Maximilian III, Archduke of Austria
This article needs additional citations for verification. (December 2009) (Learn how and when to remove this template message)
Maximilian III of Austria, briefly known as Maximilian of Poland during his claim for the Throne (12 October 1558 – 2 November 1618) was the Archduke of Further Austria from 1612 until his death.
|Archduke of Austria|
Grand Master of the Teutonic Order
|Archduke of Further Austria|
|Reign||26 June 1612 – 2 November 1618|
|King of Poland|
Grand Duke of Lithuania
|Reign||27 September 1587 – 9 March 1589|
|Successor||Sigismund III Vasa|
|Born||12 October 1558|
Wiener Neustadt, Austria
|Died||2 November 1618 (aged 60)|
|Father||Maximilian II, Holy Roman Emperor|
|Mother||Maria of Spain|
Born in Wiener Neustadt, Maximilian was the fourth son of the emperor Maximilian II and Maria of Spain. He was a grandson of Anna of Bohemia and Hungary, daughter and heiress of Vladislaus II of Bohemia and Hungary, who himself was the eldest son of Casimir IV of Poland from the Jagiellonian Dynasty.
In 1587 Maximilian stood as a candidate for the throne of Polish-Lithuanian Commonwealth, following the death of the previous king, Stefan Batory. A portion of the Polish nobility elected Maximilian king, but, as a result of the rather chaotic nature of the election process, another candidate, Sigismund III Vasa, prince of Sweden, grandson of Sigismund I the Old, was also elected. Maximilian attempted to resolve the dispute by bringing a military force to Poland – thereby starting the war of the Polish Succession. His cause had considerable support in Poland, but fewer Poles flocked to his army than to that of his rival. After a failed attempt to storm Kraków in late 1587, he was defeated in January 1588, at Pitschen in Silesia (Battle of Byczyna) by the supporters of Sigismund III (who had since been formally crowned), under the command of Polish hetman Jan Zamojski. Maximilian was taken captive at the battle and was only released a year and half later after the intervention of Pope Sixtus V in the aftermath of the Treaty of Bytom and Będzin. In 1589, he formally renounced his claim to the Polish crown. The inactivity of his brother, the emperor Rudolf II, Holy Roman Emperor in this matter contributed to Rudolf's poor reputation.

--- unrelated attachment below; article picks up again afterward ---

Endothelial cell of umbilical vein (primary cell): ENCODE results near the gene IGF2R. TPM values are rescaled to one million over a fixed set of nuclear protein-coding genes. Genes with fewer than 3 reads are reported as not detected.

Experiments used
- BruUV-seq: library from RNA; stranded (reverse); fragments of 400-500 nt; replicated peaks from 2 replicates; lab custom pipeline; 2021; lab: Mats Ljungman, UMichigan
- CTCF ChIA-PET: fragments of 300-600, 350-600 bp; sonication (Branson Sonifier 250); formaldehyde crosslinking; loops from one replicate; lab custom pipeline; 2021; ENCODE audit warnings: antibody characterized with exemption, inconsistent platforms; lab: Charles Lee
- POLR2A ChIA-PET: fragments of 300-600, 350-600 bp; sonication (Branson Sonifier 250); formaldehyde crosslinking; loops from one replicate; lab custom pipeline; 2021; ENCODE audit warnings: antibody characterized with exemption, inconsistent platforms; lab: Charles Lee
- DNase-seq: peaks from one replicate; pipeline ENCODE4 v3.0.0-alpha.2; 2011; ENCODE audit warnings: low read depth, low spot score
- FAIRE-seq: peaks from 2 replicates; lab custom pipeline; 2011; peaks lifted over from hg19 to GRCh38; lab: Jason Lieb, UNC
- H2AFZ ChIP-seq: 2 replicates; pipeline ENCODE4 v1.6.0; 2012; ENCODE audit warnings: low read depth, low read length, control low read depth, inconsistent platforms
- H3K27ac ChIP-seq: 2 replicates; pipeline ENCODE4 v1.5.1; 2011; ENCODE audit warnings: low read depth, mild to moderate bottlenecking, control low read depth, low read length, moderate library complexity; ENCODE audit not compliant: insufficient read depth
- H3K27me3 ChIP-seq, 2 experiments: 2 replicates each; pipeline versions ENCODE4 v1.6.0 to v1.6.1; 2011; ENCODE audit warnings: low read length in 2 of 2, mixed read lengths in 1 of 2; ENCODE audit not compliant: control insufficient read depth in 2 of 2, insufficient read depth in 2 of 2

From 1593 to 1595 Maximilian served as regent for his young cousin, Ferdinand, Archduke of Inner Austria. In 1595 he succeeded their uncle Ferdinand II, Archduke of Further Austria in his territories, including Tyrol, where he proved to be a solid proponent of the Counter-Reformation. He also worked to depose Melchior Khlesl, and to ensure that Archduke Ferdinand of Inner Austria, his former charge, succeed as Holy Roman Emperor.
He died at Vienna in 1618, and is buried in the canopied tomb in Innsbruck Cathedral.
|Wikimedia Commons has media related to Maximilian III, Archduke of Austria.|
- In fact, originally the titles Hochmeister ("Grandmaster") and Deutschmeister ("German Master") were different: while Grandmaster was the highest order dignitary, the German Master was the third highest and territorially restricted to area of the Holy Roman Empire (apart from Prussia and Livonia) where he administered its respective bailiwicks. But after 1561 those ranks were united and the Deutschmeister became Grandmaster.
- Sławomir Leśniewski (January 2008). Jan Zamoyski – hetman i polityk (in Polish). Bellona. pp. 111–118. GGKEY:RRA1L0T4Y81.
- Press, Volker (1990), "Maximilian II.", Neue Deutsche Biographie (NDB) (in German), 16, Berlin: Duncker & Humblot, pp. 471–475; (full text online)
- Wurzbach, Constantin, von, ed. (1861). . Biographisches Lexikon des Kaiserthums Oesterreich [Biographical Encyclopedia of the Austrian Empire] (in German). 7. p. 19 – via Wikisource.
- Wurzbach, Constantin, von, ed. (1861). . Biographisches Lexikon des Kaiserthums Oesterreich [Biographical Encyclopedia of the Austrian Empire] (in German). 7. p. 112 – via Wikisource.
- Chisholm, Hugh, ed. (1911). Encyclopædia Britannica. 15 (11th ed.). Cambridge University Press. .
- Priebatsch, Felix (1908), "Wladislaw II.", Allgemeine Deutsche Biographie (ADB) (in German), 54, Leipzig: Duncker & Humblot, pp. 688–696
- Charles V, Holy Roman Emperor at the Encyclopædia Britannica
- Stephens, Henry Morse (1903). The story of Portugal. G.P. Putnam's Sons. pp. 125, 139, 279. Retrieved 11 July 2018.
- Holland, Arthur William (1911). Encyclopædia Britannica. 17 (11th ed.). Cambridge University Press. . In Chisholm, Hugh (ed.).
- Poupardin, René (1911). . In Chisholm, Hugh (ed.). Encyclopædia Britannica. 5 (11th ed.). Cambridge University Press.
- Boureau, Alain (1995). The Lord's First Night: The Myth of the Droit de Cuissage. Translated by Cochrane, Lydia G. The University of Chicago Press. p. 96.
- Noubel, P., ed. (1877). Revue de l'Agenais [Review of the Agenais]. 4. Société académique d'Agen. p. 497.
- Harris, Carolyn (2017). Raising Royalty: 1000 Years of Royal Parenting. Dundurn Press. p. 78.
Ferdinand II, Archduke of Further Austria
Archduke Mathias, his elder brother
| Governor of Tirol
Archduke of Further Austria
Leopold V, Archduke of Further Austria
his first cousin
Charles II, Archduke of Inner Austria
| Regent of Styria
Ferdinand III, Archduke of Inner Austria
Heinrich von Bobenhausen
| Grand Master of the Teutonic Order
Archduke Charles III of Austria